World Bike Touring Hydration

From the jungles of Idaho to the garden hoses of Spain to the nilbogs of Namibia, water refills are as vital as taking a breath. You’ll need to be able to get water from any scenario because chances are you’ll be facing it at some point. While it’s smart to have 8 liters capacity, I only used a single 1.5 liter Nalgene bottle during rides in cool climates.


King Cage Iris Stainless Cages:

“Cage” mean’s holder in bike lingo. These Art Deco babies are as pretty as a picture and work just like regular cages, though maybe more grippy.

Wolftooth Double-Barrel Adapter:

A pair of semicircle chunks of metal doubles your frame’s row of eyelets, giving you a place for two cages side-by-side instead of one. That wasn’t enough. To get a frame bag through the two cages, I bought longer bolts and cut 3/8” tubing to be spacers. The result: going from one 500ml bottle to two one-liter bottles plus a frame bag that holds a 3L water reservoir. I abandoned this idea after it tore a hole in my multi-thousand dollar custom frame. After a $120 repair, I’ve returned to the setup but leave the bottles in the cages by running a hose through the lid.

Containers (8L)

1.5L Nalgene Wide-Mouth Bottle:

These suckers work perfectly with my rear pannier’s back compartment. The wide mouth is great trying to fill up sideways in a French café’s sink or beneath a Zimbabwean water pump, and you can store clothes in it during colder months. They say you can fill these with hot water and chuck it in your sleeping bag, but I’ve yet to try.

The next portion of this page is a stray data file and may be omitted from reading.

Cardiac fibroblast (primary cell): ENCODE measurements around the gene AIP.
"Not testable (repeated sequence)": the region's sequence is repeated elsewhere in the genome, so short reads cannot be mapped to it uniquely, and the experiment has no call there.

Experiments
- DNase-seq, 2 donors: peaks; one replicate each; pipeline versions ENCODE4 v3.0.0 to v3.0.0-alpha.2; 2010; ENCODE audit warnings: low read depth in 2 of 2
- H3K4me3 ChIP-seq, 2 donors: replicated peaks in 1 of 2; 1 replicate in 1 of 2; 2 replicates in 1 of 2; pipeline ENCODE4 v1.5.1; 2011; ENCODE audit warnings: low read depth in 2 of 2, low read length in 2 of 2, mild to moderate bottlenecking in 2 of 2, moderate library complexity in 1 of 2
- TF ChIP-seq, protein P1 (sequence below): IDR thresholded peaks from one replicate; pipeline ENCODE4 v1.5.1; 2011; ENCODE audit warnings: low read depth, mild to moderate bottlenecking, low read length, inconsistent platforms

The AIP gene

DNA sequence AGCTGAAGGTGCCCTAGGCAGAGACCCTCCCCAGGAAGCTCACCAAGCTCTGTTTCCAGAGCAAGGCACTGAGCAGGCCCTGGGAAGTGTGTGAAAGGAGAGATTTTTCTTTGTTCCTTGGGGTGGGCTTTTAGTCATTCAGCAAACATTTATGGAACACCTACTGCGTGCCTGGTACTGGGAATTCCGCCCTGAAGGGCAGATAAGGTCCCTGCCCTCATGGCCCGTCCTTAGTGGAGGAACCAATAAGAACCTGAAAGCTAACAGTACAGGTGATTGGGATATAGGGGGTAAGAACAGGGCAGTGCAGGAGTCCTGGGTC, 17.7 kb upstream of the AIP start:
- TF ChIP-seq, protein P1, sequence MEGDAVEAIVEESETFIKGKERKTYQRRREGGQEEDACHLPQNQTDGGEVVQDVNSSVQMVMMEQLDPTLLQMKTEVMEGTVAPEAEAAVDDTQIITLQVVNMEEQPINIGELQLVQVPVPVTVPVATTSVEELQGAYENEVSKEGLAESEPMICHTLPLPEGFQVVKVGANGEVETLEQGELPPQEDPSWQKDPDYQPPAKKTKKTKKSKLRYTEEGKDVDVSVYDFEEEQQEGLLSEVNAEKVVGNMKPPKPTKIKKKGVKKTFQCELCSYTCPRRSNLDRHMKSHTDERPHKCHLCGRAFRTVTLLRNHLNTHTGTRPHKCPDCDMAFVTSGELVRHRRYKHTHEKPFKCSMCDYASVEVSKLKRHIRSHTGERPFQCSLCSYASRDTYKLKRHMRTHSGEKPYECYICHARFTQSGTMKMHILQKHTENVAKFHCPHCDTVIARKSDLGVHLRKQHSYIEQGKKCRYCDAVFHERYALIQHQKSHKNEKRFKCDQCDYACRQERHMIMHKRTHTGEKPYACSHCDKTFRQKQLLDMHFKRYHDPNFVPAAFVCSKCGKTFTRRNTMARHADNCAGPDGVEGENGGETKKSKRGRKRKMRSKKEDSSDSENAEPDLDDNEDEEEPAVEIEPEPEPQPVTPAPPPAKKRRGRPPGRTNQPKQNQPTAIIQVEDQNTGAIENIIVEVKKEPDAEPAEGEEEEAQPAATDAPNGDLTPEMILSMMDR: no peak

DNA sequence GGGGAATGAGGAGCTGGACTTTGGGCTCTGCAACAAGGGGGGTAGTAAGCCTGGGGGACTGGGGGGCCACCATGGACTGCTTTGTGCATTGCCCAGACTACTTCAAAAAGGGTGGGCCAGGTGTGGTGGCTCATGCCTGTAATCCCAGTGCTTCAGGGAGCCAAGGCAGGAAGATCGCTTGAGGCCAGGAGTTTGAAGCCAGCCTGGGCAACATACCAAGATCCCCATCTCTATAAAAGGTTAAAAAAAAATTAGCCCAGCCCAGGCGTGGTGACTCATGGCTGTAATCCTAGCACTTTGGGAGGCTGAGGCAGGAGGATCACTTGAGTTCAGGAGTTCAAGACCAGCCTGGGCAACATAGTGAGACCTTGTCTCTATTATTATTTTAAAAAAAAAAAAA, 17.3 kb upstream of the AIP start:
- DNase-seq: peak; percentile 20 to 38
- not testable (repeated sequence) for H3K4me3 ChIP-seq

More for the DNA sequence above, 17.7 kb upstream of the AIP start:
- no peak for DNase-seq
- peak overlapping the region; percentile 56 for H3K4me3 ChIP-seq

1.5L Plastic Bottle:

I used to dual wield Nalgene’s but when I left one by the side of the road, I realized having a disposable bottle has its benefits, which I’ll get to in the water filter section.

1L Soma Further Bike Bottle (x2):

It’s currently the largest bicycle bottle that will fit in a standard bottle cage, though bottles for designer water may best this. What I love about these in particular is that a CamelBak hose slips right through the hole in the top. Instead of pulling out the bottle each time, I can sip through the straw like a beautiful butterfly.

3L CamelBak Water Reservoir:

This stays in storage most of the year, because I’m hardly ever more than a few liters between fill ups in most parts of the world. It becomes indispensable in African deserts, where I have to try to go 30 hours between reloads.


Sawyer Squeeze Water Filter:

The filter screws onto any drink bottle, which is why getting a 1.5L bottle was a big improvement. Before I was filling my CamelBak with dirty water and attaching it via a hose to an adapter on the filter. It meant putting pressure on the water reservoirs, loose connections between the CamelBak’s mouthpiece and the filter’s gray hose, and contaminating something that is hard to clean. With a disposable bottle, I can swap it out next time I’m in town.

Aqua Salveo Water Disinfectant Drops:

Boiling water is a surefire way to sanitize even the most rancid water, but a recent study has found that nobody has time for that. Filtering gets out particles and bacteria, but viruses and accidents still get through. This South African brand makes flavorless water droplets that seem to take care of the rest. The bottle goes so far that I put in a few drops even at pumps and taps in rural Africa. In the US and Europe, I’m not sure if I ever needed disinfectant, but tablets should work.